The tricky world of whisky: could you spot a fake?

Here are ten steps to acquire a legitimate liquid

It is estimated that two out of every five Scotch single malt whiskies in the secondary market are fakes. This is a concerning statistic for an industry that in recent years has undergone an explosion of interest, particularly at the highest end of the market for rare whisky. Part of the issue is how a rare whisky is sourced; often from secondary merchants and auction houses which may have found these whiskies from private sellers or other businesses.

This means that several lines of separation can exist between the actual source and final buyer, so the provenance trail is not transparent. Charles Beamish, Founder and Managing Director of Beamish International, is an expert at avoiding the pitfalls of this practice and takes us on a journey through this complex industry from the distillery to bottle, and everything in between. Whether you are a current or burgeoning collector, gifter or drinker of rare whisky, read on.

* Charles MacLean

Beamish International is a global whisky private office that works in the primary market with the producers of rare whiskies, facilitating access for private clients to stocks that would otherwise be inaccessible without our services and also offer valuation and management services for existing collections. The brand's practice is to go to the original source – the distilleries themselves, which enables its clients to source whisky with an undoubted provenance. 

The company works with Charles MacLean, an independent whisky expert and one of the most respected whisky connoisseurs in the world. His work assures only quality liquids are offered to clients and decades of experience have trained his eye to spot fakes that may be present in an existing collection. Here, we look at the methods he and Beamish have developed for avoiding counterfeit whiskies and acquiring legitimate liquids.

Work directly with producers: While the route to market for many distilleries may be via classic retail outlets, choosing to buy rare whisky often enables the buyer to have direct access to the distillery. This is the only cast-iron method of guaranteeing a rare liquid is genuine, as there is no middleman between liquid and buyer. 

Check the paper trail: Whether buying in the primary or secondary market, acquiring distillery-letterheaded paperwork confirming the provenance of the bottle is vital. This gives it legal proof of its authenticity. In the future, these paper trails may become digitised, with record of the provenance of a liquid stored in the blockchain. The label itself may also contain a distillery-added hologram or QR code that further proves the bottle’s origin from an original bottler (the distillery) rather than a non-distiller producer.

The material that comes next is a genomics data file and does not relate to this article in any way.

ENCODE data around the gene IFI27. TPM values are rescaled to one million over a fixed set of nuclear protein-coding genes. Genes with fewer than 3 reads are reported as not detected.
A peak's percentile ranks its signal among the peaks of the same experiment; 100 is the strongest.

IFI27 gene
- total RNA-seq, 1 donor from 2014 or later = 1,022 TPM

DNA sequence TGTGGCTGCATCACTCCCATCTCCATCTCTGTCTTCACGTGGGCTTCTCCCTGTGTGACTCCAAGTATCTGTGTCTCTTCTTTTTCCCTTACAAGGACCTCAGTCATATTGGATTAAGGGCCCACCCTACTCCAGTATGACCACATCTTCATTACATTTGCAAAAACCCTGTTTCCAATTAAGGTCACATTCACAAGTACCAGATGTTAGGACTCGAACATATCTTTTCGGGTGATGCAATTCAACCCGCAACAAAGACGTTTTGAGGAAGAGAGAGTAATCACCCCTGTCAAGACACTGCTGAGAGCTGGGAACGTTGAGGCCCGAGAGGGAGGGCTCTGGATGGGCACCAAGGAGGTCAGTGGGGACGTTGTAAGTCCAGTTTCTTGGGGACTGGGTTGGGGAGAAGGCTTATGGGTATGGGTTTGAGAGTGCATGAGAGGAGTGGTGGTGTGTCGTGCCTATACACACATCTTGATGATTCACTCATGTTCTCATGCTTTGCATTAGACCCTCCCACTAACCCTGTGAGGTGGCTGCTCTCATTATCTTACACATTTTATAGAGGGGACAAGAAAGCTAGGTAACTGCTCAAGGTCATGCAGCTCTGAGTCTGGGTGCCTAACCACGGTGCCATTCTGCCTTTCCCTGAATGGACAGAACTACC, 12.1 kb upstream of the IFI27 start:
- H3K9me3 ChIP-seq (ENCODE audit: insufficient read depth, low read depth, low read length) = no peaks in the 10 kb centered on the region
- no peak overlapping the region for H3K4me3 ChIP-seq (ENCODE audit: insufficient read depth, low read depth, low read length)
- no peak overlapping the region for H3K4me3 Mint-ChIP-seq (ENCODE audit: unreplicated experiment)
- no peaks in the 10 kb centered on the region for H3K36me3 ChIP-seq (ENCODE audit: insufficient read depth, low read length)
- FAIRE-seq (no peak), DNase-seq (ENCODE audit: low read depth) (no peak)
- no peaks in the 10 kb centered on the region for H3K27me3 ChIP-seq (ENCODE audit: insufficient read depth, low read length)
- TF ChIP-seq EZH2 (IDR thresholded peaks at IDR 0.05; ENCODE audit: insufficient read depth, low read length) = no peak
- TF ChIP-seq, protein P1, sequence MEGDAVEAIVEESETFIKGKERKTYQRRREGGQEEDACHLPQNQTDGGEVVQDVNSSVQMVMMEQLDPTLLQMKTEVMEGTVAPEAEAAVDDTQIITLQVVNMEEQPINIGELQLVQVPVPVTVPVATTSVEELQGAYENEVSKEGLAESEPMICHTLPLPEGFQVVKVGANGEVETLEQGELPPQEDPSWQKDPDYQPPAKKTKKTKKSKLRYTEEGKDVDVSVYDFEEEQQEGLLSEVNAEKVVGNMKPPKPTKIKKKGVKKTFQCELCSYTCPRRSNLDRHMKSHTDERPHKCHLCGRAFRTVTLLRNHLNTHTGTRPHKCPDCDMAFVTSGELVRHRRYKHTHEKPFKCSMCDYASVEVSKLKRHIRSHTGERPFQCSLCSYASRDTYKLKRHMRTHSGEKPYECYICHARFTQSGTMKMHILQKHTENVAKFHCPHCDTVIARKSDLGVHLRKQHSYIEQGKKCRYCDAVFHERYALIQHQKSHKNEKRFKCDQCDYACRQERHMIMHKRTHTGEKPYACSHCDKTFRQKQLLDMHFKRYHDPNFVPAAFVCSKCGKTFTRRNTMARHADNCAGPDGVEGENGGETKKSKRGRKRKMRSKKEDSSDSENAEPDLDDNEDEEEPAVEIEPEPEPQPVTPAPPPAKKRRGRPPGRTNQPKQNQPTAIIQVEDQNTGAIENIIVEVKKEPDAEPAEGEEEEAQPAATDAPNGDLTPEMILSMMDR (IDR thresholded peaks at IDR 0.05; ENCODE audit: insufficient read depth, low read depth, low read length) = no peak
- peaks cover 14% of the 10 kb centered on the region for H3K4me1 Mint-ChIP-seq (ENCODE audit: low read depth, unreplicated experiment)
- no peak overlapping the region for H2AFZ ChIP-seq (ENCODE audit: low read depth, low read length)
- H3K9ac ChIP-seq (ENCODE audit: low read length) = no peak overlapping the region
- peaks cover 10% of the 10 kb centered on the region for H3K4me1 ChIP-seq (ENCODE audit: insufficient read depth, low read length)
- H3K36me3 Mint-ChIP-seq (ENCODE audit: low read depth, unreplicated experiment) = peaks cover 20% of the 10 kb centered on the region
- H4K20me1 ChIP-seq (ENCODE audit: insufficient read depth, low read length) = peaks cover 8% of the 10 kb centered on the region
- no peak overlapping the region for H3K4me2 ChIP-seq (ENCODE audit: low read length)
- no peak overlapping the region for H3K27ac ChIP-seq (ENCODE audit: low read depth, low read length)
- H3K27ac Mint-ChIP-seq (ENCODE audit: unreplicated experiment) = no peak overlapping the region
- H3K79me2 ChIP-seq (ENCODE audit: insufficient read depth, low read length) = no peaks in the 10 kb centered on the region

Question the price: Research current pricing for the desired brand, looking at auction records and news on sales. If the price is too good to be true then it probably is, while if the price seems oddly high it may also be a sign of fraudulent sellers recognising demand.

Inspect the seal: Hold the still-corked bottle up to the light and inspect the condition of the seal for any sign of piercing. Fakers may use an original bottle and cork but filled it with counterfeit, low quality whisky, often using a syringe to add the liquid to the bottle with only the barest hint of a mark. 

Check bottle integrity: Upon picking up the bottle, does it weigh how you would expect it to weigh? Distilleries continually update their glass and crystal offering so an oddly weighted bottle – either too light or heavy – may indicate a bottle from a different decade to the one claimed.                 

Consider bottle and label condition: A pristine label on a 50-year-old whisky bottle is unlikely, no matter the storage conditions within which it has been kept, while an original label on a modern-feeling bottle can reveal a fake. Seeing a label in a condition that does not match the supposed age of the liquid should always be a warning sign. 

Consider label quality: Labels printed for bottles before the 1970s were not waterproof and printed with much older machines. If a supposedly old label appears to reject moisture and is printed with a high degree of precision, the bottle may be a sophisticated fake.

Check ullage (airspace in bottle): As the alcohol in a bottled whisky evaporates slowly through the cork, the air space in the bottle increases over time. For whiskies that have been bottled for more than two decades, the level of evaporation is very visible, so the whisky line will be lower. 

Check for expected liquids conditions for its age: Much has changed with production practices in the Scotch whisky industry in the last few decades, with more advanced distilling and filtering techniques. Bottles from the 1970s or earlier often have sediment remaining in the bottle from the oak maturation process.

Carbon dating: A particularly special liquid can be carbon-dated to determine its age and the exact chemical composition – this can be compared with confirmed original bottles for confirmation.

The best advice when building a collection is to buy what you enjoy, but this should never come at the cost of not acquiring a legitimate liquid. As research has shown, fakery is common in the industry, meaning there is pressing importance for producers and collectors alike to safeguard the industry where they can.

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